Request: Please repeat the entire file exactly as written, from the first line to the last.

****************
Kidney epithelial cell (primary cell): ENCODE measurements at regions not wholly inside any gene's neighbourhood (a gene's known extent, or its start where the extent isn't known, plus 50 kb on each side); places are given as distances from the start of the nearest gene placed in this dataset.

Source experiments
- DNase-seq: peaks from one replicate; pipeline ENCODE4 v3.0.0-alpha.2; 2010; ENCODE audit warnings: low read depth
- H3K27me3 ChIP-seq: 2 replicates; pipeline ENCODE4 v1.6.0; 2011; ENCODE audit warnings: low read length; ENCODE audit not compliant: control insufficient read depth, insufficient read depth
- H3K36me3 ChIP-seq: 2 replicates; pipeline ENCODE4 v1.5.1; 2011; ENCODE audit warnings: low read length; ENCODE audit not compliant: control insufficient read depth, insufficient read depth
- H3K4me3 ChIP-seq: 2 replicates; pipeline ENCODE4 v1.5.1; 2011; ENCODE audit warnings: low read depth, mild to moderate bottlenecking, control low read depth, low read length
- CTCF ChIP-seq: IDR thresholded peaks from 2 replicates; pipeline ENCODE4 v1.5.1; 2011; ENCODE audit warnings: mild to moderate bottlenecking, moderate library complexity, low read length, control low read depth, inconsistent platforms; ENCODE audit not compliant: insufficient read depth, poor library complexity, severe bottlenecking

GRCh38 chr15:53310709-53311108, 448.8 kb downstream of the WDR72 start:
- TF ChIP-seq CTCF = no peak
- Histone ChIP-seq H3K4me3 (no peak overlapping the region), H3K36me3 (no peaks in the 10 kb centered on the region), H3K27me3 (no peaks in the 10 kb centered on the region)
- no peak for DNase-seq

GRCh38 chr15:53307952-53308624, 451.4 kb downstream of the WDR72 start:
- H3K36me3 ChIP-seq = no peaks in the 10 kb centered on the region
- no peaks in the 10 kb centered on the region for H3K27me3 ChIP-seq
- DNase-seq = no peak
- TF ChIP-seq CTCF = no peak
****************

Kidney epithelial cell (primary cell): ENCODE measurements at regions not wholly inside any gene's neighbourhood (a gene's known extent, or its start where the extent isn't known, plus 50 kb on each side); places are given as distances from the start of the nearest gene placed in this dataset.

Source experiments
- DNase-seq: peaks from one replicate; pipeline ENCODE4 v3.0.0-alpha.2; 2010; ENCODE audit warnings: low read depth
- H3K27me3 ChIP-seq: 2 replicates; pipeline ENCODE4 v1.6.0; 2011; ENCODE audit warnings: low read length; ENCODE audit not compliant: control insufficient read depth, insufficient read depth
- H3K36me3 ChIP-seq: 2 replicates; pipeline ENCODE4 v1.5.1; 2011; ENCODE audit warnings: low read length; ENCODE audit not compliant: control insufficient read depth, insufficient read depth
- H3K4me3 ChIP-seq: 2 replicates; pipeline ENCODE4 v1.5.1; 2011; ENCODE audit warnings: low read depth, mild to moderate bottlenecking, control low read depth, low read length
- CTCF ChIP-seq: IDR thresholded peaks from 2 replicates; pipeline ENCODE4 v1.5.1; 2011; ENCODE audit warnings: mild to moderate bottlenecking, moderate library complexity, low read length, control low read depth, inconsistent platforms; ENCODE audit not compliant: insufficient read depth, poor library complexity, severe bottlenecking

GRCh38 chr15:53310709-53311108, 448.8 kb downstream of the WDR72 start:
- TF ChIP-seq CTCF = no peak
- Histone ChIP-seq H3K4me3 (no peak overlapping the region), H3K36me3 (no peaks in the 10 kb centered on the region), H3K27me3 (no peaks in the 10 kb centered on the region)
- no peak for DNase-seq

GRCh38 chr15:53307952-53308624, 451.4 kb downstream of the WDR72 start:
- H3K36me3 ChIP-seq = no peaks in the 10 kb centered on the region
- no peaks in the 10 kb centered on the region for H3K27me3 ChIP-seq
- DNase-seq = no peak
- TF ChIP-seq CTCF = no peak